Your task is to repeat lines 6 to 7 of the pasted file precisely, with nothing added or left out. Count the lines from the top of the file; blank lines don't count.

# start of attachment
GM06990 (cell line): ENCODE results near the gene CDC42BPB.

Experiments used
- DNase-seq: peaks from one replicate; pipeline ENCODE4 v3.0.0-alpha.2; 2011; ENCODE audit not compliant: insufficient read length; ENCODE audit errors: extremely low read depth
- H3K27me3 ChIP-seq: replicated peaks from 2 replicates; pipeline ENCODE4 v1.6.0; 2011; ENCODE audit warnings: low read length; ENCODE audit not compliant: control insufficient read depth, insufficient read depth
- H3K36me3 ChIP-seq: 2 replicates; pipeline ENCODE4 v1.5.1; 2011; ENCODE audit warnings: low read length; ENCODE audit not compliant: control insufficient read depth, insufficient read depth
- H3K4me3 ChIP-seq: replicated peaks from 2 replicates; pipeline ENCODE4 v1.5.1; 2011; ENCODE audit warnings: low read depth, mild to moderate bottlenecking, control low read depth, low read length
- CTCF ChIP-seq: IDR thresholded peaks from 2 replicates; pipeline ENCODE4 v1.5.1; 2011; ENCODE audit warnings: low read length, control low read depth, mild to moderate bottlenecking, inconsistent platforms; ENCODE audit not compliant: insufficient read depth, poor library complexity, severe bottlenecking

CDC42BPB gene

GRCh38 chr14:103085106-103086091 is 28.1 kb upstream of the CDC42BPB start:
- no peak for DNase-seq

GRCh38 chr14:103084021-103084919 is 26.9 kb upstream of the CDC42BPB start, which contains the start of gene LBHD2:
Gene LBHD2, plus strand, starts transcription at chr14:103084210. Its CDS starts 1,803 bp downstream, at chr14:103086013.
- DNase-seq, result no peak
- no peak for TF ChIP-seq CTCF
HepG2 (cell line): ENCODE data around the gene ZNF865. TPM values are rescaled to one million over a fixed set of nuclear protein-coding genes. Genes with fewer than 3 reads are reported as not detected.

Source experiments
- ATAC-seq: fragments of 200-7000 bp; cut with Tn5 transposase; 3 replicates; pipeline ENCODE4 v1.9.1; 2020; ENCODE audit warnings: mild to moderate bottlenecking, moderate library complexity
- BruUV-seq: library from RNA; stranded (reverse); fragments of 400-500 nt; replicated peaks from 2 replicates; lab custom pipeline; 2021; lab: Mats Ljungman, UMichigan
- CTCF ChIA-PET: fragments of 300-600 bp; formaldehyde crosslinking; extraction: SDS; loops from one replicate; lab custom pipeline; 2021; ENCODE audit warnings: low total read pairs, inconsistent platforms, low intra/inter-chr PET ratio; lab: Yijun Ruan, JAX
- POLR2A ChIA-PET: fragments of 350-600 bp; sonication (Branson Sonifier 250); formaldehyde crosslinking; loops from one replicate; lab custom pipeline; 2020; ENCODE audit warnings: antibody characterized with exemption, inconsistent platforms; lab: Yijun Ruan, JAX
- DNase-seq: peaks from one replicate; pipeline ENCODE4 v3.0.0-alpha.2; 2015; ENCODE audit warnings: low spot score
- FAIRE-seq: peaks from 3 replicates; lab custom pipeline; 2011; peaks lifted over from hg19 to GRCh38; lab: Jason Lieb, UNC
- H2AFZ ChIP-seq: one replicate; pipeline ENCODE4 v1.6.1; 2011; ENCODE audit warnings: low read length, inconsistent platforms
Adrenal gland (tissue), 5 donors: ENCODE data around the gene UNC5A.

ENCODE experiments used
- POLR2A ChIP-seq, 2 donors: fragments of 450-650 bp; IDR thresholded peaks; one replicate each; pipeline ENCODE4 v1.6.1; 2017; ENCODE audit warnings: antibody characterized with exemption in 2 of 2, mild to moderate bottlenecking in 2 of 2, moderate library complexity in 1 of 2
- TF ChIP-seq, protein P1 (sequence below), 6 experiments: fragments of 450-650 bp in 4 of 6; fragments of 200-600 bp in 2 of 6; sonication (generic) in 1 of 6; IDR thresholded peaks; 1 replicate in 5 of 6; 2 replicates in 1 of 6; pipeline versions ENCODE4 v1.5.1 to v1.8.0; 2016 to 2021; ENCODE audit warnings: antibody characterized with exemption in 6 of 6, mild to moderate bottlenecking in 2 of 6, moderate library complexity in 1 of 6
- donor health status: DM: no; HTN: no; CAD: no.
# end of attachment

- H3K4me3 ChIP-seq: replicated peaks from 2 replicates; pipeline ENCODE4 v1.5.1; 2011; ENCODE audit warnings: low read depth, mild to moderate bottlenecking, control low read depth, low read length
- CTCF ChIP-seq: IDR thresholded peaks from 2 replicates; pipeline ENCODE4 v1.5.1; 2011; ENCODE audit warnings: low read length, control low read depth, mild to moderate bottlenecking, inconsistent platforms; ENCODE audit not compliant: insufficient read depth, poor library complexity, severe bottlenecking